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Publication numberUS3555263 A
Publication typeGrant
Publication dateJan 12, 1971
Filing dateApr 26, 1967
Priority dateAug 4, 1966
Publication numberUS 3555263 A, US 3555263A, US-A-3555263, US3555263 A, US3555263A
InventorsLejon Jean C
Original AssigneeBailey Controle
Export CitationBiBTeX, EndNote, RefMan
External Links: USPTO, USPTO Assignment, Espacenet
Solid-state analog computing device for controlling a photo-resistor in non-linear relationship to input
US 3555263 A
Abstract  available in
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Claims  available in
Description  (OCR text may contain errors)

United States Patent lnventor Jean C. Lejon Paris, France Appl. NO. 633,772 Filed Apr. 26, 1967 Patented Jan. 12, 1971 Assignee Controle Bailey (Societe Anonyme) a company of France Priority Aug. 4, 1966 France 72,046

SOLID-STATE ANALOG COMPUTING DEVICE FOR CONTROLLING A PHOTO-RESISTOR IN NON-LINEAR RELATIONSHIP TO INPUT 3 Claims, 6 Drawing Figs.

US. Cl 235/ 194, 235/ 195 Int. Cl G06g 7/ 16 Primary Examiner-Eugene G. 8012 Assistant Examiner-Joseph F. Ruggiero Attorney-John Fv Luhrs ABSTRACT: A solid-state device for generating an impedance varying in functional relation to a variable input signal.

VARIABLE VOLTAGE SOLID-STATE ANALOG COMPUTING DEVICE FOR CONTROLLING A PHOTO-RESISTOR IN NON-LINEAR RELATIONSHIP TO INPUT BACKGROUND OF THE INVENTION 1. Field of the Invention This invention is in the field of analogue computers of the electrical type.

2. Description of the Prior Art Some presently available analogue computers incorporate a servomotor adjusting an impedance such as a resistor or movable core transformer, others incorporate a photoresistor, the illumination of which is caused to vary through a luminous source responsive to a controlling voltage. The servomotor, a mechanical element found in the first type, is a source of trouble. Computers of the second type have been unsatisfactory because of their dependence on ambient temperature, nonlinearity and long-term instability.

SUMMARY OF THE INVENTION A device generating an output signal or signals varying in functional relation to an input signal comprising a feedback amplifier, a light flux transmitter fed by said amplifier and driving a photoresistor cell formed by two or more substantially identical photoresistors, the first of which generates a signal which is subtracted from the input signal to generate an error signal driving the feedback amplifier and the others of which provides the output signal or signals.

The main object of the present invention is to overcome the difficulties indicated in the prior art discussion and to provide a simple and therefore inexpensive solid-state analogue computing device enabling an impedance to continually take a value varying in functional relation to a variable electric input signal, the impedance being uncoupled from the circuit to which is applied the variable electric input signal.

FIG. 1 represents diagrammatically a device according to the invention enabling a photoresistor to take a value which is a linear function of an input voltage;

FIG. 2 represents diagrammatically a device according to the invention enabling a photoresistor to take a value which is a hyperbolic function of an input voltage;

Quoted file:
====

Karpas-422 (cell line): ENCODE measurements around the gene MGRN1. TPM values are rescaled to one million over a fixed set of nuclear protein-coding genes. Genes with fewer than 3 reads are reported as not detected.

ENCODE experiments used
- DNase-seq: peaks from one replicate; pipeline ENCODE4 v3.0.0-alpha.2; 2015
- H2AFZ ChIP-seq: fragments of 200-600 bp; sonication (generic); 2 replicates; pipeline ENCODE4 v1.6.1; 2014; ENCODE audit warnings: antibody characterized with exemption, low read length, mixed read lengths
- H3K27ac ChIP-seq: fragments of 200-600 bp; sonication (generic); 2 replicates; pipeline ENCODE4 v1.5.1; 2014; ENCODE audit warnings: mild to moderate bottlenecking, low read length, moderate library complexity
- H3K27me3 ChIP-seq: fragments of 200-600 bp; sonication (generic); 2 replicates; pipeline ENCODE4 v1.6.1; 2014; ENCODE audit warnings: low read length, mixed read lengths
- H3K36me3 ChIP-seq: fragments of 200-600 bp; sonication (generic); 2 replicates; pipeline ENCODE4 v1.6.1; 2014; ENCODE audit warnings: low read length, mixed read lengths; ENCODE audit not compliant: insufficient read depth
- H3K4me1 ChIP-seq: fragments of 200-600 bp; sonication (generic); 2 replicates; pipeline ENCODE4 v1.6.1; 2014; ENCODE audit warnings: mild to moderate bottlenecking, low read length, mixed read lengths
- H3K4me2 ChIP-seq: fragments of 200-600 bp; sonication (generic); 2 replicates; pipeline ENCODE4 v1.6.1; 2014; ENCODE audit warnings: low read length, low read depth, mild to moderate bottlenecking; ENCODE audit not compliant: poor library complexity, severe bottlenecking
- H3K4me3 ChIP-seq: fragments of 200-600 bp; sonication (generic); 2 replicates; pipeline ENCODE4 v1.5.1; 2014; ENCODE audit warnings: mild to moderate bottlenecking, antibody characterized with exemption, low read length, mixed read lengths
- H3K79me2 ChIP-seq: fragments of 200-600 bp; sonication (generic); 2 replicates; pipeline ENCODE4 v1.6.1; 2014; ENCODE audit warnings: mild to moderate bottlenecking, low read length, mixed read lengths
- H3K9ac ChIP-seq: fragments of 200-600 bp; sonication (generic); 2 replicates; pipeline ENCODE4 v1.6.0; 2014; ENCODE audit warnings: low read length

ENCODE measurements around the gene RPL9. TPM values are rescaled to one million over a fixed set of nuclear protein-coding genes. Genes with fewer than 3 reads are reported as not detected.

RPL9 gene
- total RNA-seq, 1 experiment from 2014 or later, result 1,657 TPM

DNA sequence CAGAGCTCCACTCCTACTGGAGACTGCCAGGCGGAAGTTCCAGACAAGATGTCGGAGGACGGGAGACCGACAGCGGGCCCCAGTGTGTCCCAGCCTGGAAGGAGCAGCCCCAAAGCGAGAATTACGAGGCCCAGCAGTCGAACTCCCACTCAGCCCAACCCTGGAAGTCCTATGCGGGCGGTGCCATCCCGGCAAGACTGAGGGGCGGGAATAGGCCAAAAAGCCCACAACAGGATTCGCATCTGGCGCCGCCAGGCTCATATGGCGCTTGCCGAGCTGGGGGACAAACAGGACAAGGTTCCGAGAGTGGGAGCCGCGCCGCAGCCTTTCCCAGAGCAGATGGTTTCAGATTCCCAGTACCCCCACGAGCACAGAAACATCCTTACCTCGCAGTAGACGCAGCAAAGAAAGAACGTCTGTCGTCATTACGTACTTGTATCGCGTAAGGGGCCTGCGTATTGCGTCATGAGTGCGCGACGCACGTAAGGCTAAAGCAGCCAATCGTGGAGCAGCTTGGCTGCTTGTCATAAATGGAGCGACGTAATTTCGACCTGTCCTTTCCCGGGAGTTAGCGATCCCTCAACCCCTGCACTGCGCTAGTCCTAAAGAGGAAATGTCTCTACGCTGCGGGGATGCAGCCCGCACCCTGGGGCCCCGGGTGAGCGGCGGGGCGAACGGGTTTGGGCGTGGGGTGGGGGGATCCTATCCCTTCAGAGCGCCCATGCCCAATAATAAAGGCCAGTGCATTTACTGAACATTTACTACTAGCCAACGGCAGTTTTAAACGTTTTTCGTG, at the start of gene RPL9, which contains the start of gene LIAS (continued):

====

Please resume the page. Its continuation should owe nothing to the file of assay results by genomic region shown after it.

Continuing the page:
FIG. 3 represents diagrammatically a device according to the invention enabling a photoresistor to take a value which is a function other than the previous ones, of an input voltage; and

FIGS. 4, 5 and 6 are general diagrams of photoresistive cells comprising at least two photoresistors mounted on a common support, which can be used in the device according to the invention.

DESCRIPTION OF THE PREFERRED EMBODIMENTS I The simplest device according to the invention will be explained with reference to FIG. 1. Across the input terminals 10 of an amplifier 3 there is applied an error voltage Ve which is the difference between a signal voltage V, and a negative feedback voltage V',. Voltage V, is the voltage at the terminals of a controlled photoresistor cell 1 fed by the constant current I,, originating from a current source 4. The amplifier 3 with a high gain A delivers, at its output, a voltage V, which feeds a light source 5. Source 5 illuminates cell 1. The variable luminous flux emitted by source 5 determines the present ohmic resistance R, of said photoresistor cell 1. Adjacent to cell 1 is a second photoresistor cell 2 which is also illuminated by source 5 and is selected in such a manner that it is as identical as possible with the first and is arranged like the first with respect to the light source. Cell 2 assumes a value R very near R,.

Under these conditions:

B being a relatively complicated function of V, and depending both on the law of variation of the luminous flux as a function of V, and on the ohmic values R, and R, as a function of the common illumination of the two photoresistive cells.

However this may be, by eliminating V, and V, from the above equations, the following equation is obtained:

once B Al,, is sufficiently large with respect to unity.

In this manner, therefore, a variable photoresistor 2 having a value R is obtained, the ohmic value of which remains proportional to the value of a voltage V,, which may be used in numerous ways for analogue calculations based on the quantity V,.

Let it be assumed that the previous device is modified slightly so as to bring it into accordance with that of FIG. 2 which only differs therefrom in the following respects. The photoresistive cells 1 and 2 which are substantially identical and are illuminated by the same light source in identical conditions and therefore have ohmic values R, and R substantially equal are serially connected respectively with fixed resistors 6 and 7 having values R and R substantially equal with each other to form two divider bridges l6 and 2-7. These bridges are fed from two sources of voltage, l6 by current source 8 of constant voltage V, and 27 by current source 9 of variable voltage V,. The negative feedback voltage V, is taken off at the terminals of resistor 6 and the output voltage V ut at the terminals 11 of resistor 7.